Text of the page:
Vertebrates comprise a large group of animals that are distinguished by one important characteristic—they have a backbone or spinal column.
Mammals, birds, reptiles, amphibians, and fishes are all vertebrates. Keep reading to explore some of the vertebrate specimens in our collections.
Herpetology is the study of reptiles as well as the more distantly related amphibians. Reptiles include lizards, snakes, turtles, crocodiles, and amphisbaenans, while amphibians include frogs, toads, salamanders, and caecilians. Reptiles and amphibians are typically preserved as whole specimens in alcohol. The Academy’s collection includes more than 23,200 specimens and is particularly strong in Midwestern herps as well as Southwestern rattlesnakes. This latter collection was made by Academy Director Howard K. Gloyd as part of writing the seminal book “The Rattlesnakes: genera Sistrurus and Crotalus.”
Mammalogy is the study of mammals. Mammals are typically preserved as dry skins along with the skull and other bones. The Academy’s collection of 5,200 specimens contains mostly small mammals native to the Midwest but also includes Appalachian species collected during Academy surveys that highlighted the exceptional biodiversity of this region and contributed to the Great Smoky Mountains becoming a National Park.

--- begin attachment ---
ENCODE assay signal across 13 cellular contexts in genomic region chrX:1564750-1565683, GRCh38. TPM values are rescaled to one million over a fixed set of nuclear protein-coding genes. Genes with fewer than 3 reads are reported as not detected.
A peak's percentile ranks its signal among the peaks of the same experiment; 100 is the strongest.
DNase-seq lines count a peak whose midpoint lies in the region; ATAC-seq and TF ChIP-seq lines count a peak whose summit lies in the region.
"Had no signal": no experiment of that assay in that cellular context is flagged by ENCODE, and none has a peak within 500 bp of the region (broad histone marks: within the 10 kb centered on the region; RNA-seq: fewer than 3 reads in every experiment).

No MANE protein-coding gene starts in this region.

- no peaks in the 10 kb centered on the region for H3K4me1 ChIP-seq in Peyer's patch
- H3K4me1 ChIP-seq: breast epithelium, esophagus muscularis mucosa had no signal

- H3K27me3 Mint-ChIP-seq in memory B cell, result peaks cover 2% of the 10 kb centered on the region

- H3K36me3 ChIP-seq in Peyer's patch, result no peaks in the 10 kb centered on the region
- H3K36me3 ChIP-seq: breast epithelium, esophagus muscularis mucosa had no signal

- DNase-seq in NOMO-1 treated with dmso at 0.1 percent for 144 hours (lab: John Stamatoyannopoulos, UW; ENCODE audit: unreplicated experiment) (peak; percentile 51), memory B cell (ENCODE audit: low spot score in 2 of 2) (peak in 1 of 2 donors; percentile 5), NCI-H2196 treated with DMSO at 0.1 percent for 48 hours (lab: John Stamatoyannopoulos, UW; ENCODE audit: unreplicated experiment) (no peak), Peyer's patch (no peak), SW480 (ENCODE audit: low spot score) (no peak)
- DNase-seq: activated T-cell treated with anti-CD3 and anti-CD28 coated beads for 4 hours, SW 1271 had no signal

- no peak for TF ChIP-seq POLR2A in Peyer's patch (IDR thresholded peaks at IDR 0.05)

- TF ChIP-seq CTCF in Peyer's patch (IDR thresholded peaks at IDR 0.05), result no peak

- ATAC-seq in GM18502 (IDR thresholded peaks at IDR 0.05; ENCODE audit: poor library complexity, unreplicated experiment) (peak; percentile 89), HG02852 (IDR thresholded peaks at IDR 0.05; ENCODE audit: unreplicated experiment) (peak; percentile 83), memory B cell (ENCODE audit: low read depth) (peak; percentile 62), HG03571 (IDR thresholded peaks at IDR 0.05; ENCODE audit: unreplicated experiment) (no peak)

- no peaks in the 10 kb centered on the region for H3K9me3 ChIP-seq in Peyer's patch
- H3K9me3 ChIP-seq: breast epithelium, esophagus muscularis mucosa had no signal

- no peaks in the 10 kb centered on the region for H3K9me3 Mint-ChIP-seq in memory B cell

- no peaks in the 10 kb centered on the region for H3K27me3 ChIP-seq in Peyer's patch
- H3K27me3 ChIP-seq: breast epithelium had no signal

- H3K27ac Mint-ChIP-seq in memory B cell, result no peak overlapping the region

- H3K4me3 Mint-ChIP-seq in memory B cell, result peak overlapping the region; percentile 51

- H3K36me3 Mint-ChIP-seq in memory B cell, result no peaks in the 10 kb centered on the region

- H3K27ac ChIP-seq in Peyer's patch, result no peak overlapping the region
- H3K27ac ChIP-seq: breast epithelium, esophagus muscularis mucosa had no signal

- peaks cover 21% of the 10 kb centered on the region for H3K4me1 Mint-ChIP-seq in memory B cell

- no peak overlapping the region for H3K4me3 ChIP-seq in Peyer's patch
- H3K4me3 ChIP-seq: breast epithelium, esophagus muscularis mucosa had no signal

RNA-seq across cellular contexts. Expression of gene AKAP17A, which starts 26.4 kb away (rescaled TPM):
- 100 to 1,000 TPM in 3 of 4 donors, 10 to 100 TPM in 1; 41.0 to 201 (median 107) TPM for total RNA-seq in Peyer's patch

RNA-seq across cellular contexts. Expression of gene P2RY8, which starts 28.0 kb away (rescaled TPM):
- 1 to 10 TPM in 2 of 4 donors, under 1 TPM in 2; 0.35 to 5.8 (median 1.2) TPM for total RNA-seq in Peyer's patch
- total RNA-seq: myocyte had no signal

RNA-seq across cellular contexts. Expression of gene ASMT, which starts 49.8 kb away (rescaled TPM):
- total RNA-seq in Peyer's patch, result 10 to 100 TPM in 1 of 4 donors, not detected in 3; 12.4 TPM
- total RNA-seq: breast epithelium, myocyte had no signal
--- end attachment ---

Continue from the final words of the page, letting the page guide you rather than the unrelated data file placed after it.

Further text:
Ornithology is the study of birds. Birds are preserved as dry skins. The Academy’s collection includes more than 13,900 specimens representing 580 species. Most of our specimens are species that occur in the Midwest, though many of these species are migrants that are also native to South America and Canada. Some specimens were collected by Academy Director Alfred M. Bailey as part of his work to document avian diversity in his highly regarded book “Birds of Arctic Alaska.” The collection includes many examples of extinct species such as the passenger pigeon, Carolina parakeet, ivory-billed woodpecker and Eskimo curlew.
Oology is the study of eggs. The Academy collection is primarily bird eggs but we also include bird nests among our 11,200 specimens, the majority of which were collected in the late 1800s and early 1900s. Notably, our collection includes eggs of the extinct passenger pigeon and the first documented nesting of the Kittlitz’s murrelet, collected from Cape Prince of Wales (Alaska).